No more surf. No more surfing. Time for a bit of respite in the dirt.
A half night’s sleep in a Grand Canyon carpark precipitated a vertigo inducing leg-hang off its sheer cliffs at sunrise.
Five hours later, Ivah Wilmont and I rolled the Texino across the Arizona border and into a dirt lot somewhere near Gallup, New Mexico. There to greet us was a rag-tag group of friends who’d just finished a horse-packing trip along the Continental Divide Trail. Clad in the new Wrangler x Roark collection, Dylan Gordon, Drew Smith and Max Robinson looked as though they’d weathered the extremes and came out ok – their wind burned cheeks were offset by happy smiles. After we got the fire going and cracked a couple of beers, the story of their journey unravelled with wide-eyed excitement.
I imagined the winding and windy trails along exposed cliff faces. The tucked away aspen groves with leaves yellow and dropping. The frigid creeks and streams where they’d swam and watered the horses. Dylan and Gillian Larson (Gillian had already parted ways with the crew), were the hard-tailed riders of the group, tasked with the extra responsibility of the horses’ wellbeing. There was Badger and Ricky, Dylan’s brown geldings, and Gillian’s herd, which included Zahra, the black Arabian, Takoda, the sorrel quarter, Newt, the gelding with the white face, and Karlee, the grey mule. It was agreed that understanding a horse’s particular personality was key to enjoying the experience of riding it, and apparently this put Drew and Max at a significant disadvantage. I felt (a little) bad for laughing every time one of them groaned as they reached for another beer. Fortunately, the beer drowned out the worst of their aches and pains and the stories continued. Drew pointed out how involved horse-packing was, even for a relatively short journey, and this brought into question the lengths Gillian must have gone to, to have ridden over 10,000 backcountry miles. Her three journeys from Mexico to Canada on horseback gave new meaning to the notion of getting unplugged and out of range.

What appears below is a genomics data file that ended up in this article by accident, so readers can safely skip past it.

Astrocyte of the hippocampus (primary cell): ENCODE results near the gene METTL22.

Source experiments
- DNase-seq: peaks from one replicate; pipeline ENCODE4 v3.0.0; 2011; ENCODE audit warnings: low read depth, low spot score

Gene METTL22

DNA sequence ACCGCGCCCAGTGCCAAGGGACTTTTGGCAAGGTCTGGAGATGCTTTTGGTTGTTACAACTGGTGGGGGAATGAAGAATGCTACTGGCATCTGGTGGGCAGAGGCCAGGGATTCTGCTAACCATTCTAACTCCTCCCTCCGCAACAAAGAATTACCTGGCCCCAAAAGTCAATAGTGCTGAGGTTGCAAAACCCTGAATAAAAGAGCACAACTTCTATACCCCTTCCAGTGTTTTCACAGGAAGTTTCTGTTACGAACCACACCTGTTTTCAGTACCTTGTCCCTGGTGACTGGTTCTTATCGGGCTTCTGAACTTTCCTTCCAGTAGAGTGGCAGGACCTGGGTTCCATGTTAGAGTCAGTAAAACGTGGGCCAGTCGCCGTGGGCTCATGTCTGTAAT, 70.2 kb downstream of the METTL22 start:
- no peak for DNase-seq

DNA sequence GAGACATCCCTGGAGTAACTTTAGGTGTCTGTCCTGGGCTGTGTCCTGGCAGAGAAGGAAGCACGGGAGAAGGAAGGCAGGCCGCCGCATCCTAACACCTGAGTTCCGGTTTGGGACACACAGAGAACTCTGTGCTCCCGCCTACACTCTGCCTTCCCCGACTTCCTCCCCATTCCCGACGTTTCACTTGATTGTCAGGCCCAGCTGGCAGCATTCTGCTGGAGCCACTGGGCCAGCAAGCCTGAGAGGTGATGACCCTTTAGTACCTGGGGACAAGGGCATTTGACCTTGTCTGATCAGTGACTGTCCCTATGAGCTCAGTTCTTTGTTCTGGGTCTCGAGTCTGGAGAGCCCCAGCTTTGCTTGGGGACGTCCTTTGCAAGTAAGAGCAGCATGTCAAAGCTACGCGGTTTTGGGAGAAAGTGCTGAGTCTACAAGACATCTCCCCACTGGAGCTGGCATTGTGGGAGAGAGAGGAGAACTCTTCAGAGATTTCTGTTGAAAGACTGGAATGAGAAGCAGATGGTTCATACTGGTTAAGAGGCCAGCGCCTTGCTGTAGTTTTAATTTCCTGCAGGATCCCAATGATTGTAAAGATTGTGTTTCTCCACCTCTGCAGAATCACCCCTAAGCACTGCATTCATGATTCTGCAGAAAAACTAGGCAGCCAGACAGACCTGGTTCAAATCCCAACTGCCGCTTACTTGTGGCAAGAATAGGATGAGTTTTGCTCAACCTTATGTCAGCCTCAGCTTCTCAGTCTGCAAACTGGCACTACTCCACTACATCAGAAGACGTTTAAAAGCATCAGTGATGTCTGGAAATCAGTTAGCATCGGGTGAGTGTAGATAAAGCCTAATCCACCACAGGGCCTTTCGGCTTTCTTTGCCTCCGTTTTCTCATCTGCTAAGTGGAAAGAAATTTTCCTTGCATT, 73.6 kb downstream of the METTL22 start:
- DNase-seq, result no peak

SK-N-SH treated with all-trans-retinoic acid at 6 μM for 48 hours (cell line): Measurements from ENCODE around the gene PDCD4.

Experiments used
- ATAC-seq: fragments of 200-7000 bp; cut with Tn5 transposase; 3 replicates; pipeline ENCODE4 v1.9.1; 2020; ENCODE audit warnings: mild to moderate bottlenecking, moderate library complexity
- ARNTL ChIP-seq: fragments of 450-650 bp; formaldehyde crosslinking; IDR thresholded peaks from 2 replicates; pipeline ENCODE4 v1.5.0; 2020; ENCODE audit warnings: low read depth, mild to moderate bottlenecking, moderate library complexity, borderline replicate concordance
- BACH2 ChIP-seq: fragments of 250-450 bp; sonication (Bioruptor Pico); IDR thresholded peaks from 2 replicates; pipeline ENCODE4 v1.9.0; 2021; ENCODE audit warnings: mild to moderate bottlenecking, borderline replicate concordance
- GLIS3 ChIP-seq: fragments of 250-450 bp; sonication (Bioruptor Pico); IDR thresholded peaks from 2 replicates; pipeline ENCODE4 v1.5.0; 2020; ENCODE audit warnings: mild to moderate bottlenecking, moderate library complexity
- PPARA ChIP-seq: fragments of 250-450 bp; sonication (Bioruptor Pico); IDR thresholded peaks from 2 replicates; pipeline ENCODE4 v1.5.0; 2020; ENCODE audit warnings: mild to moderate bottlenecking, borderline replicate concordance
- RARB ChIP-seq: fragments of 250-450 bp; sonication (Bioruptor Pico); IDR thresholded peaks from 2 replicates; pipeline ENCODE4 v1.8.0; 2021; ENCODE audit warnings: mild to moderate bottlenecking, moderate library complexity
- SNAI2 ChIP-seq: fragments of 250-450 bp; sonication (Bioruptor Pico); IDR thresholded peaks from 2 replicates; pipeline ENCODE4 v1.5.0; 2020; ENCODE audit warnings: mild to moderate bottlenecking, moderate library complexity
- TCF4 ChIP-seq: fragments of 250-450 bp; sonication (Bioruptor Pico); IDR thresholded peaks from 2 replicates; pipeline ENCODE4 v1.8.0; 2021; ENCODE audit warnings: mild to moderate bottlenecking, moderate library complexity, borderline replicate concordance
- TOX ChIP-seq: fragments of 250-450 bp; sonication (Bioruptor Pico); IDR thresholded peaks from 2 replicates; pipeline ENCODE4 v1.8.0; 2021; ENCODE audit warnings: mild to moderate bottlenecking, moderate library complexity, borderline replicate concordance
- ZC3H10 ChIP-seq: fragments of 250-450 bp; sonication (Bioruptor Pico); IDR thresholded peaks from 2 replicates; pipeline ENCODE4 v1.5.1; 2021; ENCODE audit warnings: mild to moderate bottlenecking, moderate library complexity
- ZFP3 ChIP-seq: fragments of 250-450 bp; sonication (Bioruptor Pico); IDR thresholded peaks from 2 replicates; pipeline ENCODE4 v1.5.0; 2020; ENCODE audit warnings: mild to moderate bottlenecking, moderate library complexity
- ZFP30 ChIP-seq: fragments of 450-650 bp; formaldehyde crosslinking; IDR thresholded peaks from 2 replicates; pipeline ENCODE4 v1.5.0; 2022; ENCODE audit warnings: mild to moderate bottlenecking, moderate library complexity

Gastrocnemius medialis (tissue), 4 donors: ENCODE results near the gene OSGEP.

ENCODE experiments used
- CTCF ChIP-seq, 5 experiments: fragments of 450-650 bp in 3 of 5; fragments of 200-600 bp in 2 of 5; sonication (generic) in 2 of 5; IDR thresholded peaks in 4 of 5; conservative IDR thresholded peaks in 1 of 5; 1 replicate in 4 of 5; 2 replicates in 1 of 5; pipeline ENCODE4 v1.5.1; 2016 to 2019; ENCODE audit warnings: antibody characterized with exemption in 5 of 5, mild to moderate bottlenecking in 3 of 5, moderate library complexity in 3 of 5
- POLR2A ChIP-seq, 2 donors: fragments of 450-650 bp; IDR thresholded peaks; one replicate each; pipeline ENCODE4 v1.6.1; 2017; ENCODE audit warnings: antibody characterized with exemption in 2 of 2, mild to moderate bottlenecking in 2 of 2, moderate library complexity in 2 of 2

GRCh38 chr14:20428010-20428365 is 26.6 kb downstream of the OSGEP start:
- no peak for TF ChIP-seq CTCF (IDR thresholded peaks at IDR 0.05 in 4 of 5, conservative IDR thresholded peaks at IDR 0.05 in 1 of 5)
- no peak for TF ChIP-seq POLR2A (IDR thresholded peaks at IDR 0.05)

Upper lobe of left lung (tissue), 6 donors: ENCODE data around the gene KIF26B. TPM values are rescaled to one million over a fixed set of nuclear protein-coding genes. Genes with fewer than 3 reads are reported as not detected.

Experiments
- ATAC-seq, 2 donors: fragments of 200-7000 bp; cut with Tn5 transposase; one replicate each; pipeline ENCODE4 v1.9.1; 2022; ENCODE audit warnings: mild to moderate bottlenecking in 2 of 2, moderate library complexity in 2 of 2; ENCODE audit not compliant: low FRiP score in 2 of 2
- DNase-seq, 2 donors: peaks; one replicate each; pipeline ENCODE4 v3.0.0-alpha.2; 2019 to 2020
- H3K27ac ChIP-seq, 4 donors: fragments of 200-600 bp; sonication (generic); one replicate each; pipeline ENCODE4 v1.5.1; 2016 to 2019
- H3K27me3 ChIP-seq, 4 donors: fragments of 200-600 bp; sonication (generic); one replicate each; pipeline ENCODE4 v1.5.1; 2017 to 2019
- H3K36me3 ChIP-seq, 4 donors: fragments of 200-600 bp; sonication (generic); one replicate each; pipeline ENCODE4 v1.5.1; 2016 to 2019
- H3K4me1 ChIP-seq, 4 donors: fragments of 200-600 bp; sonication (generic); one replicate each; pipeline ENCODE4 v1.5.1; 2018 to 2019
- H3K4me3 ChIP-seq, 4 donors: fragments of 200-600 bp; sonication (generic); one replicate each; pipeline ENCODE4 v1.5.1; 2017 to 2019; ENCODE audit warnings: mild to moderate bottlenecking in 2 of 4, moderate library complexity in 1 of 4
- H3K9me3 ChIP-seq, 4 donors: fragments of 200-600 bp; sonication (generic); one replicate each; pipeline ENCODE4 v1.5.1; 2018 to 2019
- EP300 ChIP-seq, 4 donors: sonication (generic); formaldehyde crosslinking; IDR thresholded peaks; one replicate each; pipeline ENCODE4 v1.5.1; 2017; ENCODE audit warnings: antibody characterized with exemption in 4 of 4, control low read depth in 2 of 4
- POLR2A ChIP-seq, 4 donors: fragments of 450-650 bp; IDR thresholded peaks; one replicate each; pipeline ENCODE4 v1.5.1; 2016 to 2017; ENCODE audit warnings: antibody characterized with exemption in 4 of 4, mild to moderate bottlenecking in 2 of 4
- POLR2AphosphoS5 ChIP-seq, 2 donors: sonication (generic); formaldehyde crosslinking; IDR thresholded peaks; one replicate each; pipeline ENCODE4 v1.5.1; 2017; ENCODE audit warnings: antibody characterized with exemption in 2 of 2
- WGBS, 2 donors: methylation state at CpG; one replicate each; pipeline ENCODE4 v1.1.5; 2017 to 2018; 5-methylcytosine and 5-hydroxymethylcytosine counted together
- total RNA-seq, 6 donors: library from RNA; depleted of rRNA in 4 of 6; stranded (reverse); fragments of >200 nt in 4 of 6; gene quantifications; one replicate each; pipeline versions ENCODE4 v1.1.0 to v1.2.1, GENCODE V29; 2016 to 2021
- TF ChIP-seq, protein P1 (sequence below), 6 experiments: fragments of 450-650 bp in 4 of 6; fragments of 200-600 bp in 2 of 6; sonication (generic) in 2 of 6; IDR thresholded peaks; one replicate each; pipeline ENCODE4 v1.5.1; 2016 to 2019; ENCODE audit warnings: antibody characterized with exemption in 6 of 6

Over the next few days,
we ripped through high hills and low valleys, finding trails that looped and trails that led to nowhere.
Desert riding is a mix of wide n’ open, and tight n’ technical, so while some stretches were more of a thrill, others were a challenge. For Ivah, everything was new – it was his very first experience of riding. He took a few tumbles, but so did we all. We roamed rocky crags and loamy creek beds by day and revelled in the simplicity of the campsite by night. Removed, albeit temporarily, from the stresses of our day-to-day lives, we put time into the small things, like tending the fire for a cook-up, or reminiscing on past experiences and lessons learned. Time away with friends, and time riding, that’s time well spent. Whether we do it on four legs or two wheels, for ten weeks or ten days, getting out of range, unplugged, that’s our answer to the ordinary.